In this update we implement another improvement to the test code in bsdnt. I don't know
what the correct name is, but I call them redzones.
The basic idea is this: suppose you have a function nn_blah say, and it writes to an nn_t
b say. If it writes well beyond the allocated space for b, then almost certainly a
segfault will occur. But what if it only writes a word or two before the beginning or
after the end of the allocated space? Very likely this will cause a segfault only on
some systems, depending on the granularity of the heap allocator and depending
on what other bsdnt data might be in the overwritten space!
So what if we could detect this kind of error? Well, that is what redzones hope to do.
Essentially if an nn_t b is allocated with m words of space, when redzones are turned on
it allocates m + 2C words of space for some small constant C. It then fills the first
and last C words of b with known words of data (usually some recognisable pattern of bits).
When the garbage collector cleans up, it examines the redzones to ensure that they have
not been altered. If they have, they raise an error.
The nn_t b is set to point just after the first C words, which contain the redzone, and in
every other respect act like a normal nn_t. The user needn't know that an extra C words
of data were allocated immediately before and after the length m nn_t they requested.
Nor do they need to be aware of the checking that goes on when the nn_t is finally cleaned
up, that the redzones haven't been touched.
Of course it's nice to be able to turn redzones off sometimes, when testing the library.
Therefore I've added a configure option -noredzones which turns off redzones if they are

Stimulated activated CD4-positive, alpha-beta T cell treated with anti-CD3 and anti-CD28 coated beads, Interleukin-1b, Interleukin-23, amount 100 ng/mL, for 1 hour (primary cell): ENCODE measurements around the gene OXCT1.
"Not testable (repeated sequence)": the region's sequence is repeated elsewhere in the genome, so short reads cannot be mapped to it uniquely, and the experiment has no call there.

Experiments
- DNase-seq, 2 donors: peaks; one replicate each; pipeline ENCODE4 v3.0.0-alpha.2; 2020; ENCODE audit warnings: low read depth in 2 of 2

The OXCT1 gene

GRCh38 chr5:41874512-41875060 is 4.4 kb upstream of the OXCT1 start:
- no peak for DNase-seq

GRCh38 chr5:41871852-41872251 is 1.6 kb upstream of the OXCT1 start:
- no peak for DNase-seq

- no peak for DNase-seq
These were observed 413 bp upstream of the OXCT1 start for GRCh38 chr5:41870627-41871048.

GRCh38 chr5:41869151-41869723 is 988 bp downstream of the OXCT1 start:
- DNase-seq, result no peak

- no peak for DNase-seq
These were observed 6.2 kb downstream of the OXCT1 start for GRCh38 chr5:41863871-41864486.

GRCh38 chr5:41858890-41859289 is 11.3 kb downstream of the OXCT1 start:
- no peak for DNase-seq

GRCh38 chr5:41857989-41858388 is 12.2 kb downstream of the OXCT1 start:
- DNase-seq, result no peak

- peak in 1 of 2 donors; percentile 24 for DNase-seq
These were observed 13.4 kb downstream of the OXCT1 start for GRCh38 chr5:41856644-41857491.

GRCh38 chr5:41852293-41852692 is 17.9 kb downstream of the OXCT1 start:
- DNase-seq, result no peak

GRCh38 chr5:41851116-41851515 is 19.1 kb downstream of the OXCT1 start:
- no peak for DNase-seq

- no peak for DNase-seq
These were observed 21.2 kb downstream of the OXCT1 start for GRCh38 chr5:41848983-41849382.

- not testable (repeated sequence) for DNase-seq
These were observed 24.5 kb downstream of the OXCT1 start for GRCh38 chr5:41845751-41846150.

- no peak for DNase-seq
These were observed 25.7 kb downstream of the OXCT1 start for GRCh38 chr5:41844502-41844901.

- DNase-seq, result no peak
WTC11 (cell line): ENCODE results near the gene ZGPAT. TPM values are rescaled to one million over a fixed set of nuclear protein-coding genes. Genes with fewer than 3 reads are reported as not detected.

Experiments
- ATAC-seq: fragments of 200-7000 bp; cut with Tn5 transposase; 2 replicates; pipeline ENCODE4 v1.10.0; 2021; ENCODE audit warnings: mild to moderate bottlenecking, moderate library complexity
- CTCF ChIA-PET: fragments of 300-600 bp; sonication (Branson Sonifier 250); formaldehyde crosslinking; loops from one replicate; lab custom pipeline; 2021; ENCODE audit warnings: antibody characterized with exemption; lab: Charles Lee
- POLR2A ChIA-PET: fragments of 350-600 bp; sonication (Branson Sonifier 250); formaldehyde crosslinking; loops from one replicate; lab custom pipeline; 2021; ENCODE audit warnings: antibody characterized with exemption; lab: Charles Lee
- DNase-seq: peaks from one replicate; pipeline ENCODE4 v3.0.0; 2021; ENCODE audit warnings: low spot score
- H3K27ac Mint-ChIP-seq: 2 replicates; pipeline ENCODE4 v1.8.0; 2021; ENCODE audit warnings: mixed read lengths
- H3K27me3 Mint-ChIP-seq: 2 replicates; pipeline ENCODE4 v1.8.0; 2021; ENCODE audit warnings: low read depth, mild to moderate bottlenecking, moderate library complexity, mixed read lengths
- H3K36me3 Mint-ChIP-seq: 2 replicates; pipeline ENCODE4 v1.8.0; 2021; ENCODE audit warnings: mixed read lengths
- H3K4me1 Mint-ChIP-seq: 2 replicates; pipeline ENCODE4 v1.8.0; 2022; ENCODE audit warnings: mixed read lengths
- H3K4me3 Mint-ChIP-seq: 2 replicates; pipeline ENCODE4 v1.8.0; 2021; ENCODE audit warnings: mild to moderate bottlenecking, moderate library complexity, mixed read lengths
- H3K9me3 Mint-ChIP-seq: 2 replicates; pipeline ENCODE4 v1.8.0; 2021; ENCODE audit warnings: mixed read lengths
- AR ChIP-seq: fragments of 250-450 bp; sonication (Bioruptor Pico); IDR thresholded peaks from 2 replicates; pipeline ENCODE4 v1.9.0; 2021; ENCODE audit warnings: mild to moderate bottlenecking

not required. This works by setting a #define WANT_REDZONES 0 in config.h. The
memory allocator for nn_t's and the garbage collector both operate differently if redzones
are turned on.
At present, the only way to allocate memory for nn_t's in test code is to use
randoms_of_len, so it is convenient to rewrite this to call a function alloc_redzoned_nn
instead of malloc, and for the garbage collector to call free_redzoned_nn. These new
functions are defined in test.c.
The only difference when WANT_REDZONES is set in config.h is that REDZONE_WORDS, which is defined in test.h is changed from 0 to 4 words (meaning 4 redzone words are to be
allocated at each end of a redzoned nn_t). Having redzones of length 0 is the same as not
having them at all. So this makes the functions easy to write.
Also in test.h REDZONE_BYTE is defined to the hexaecimal byte 0xA which has binary bit
pattern 1010, i.e. alternating one's and zeroes. This is the value that is placed into the
redzones byte-by-byte before the nn_t is used. At the end, when they are cleaned up, the
garbage collector examines the redzones to ensure they are still filled with these bytes.
Fortunately checking redzones does not dramatically slow down our test code, and no new
test failures result. This means it is highly likely that our nn_t functions do not overwrite
their bounds. To check that the new redzones code works, it is a simple matter of mocking
up a broken function which overwrites its bounds. The new code complains loudly as it
should, unless redzones are switched off at configure time.
The code for today's update is here: v0.20
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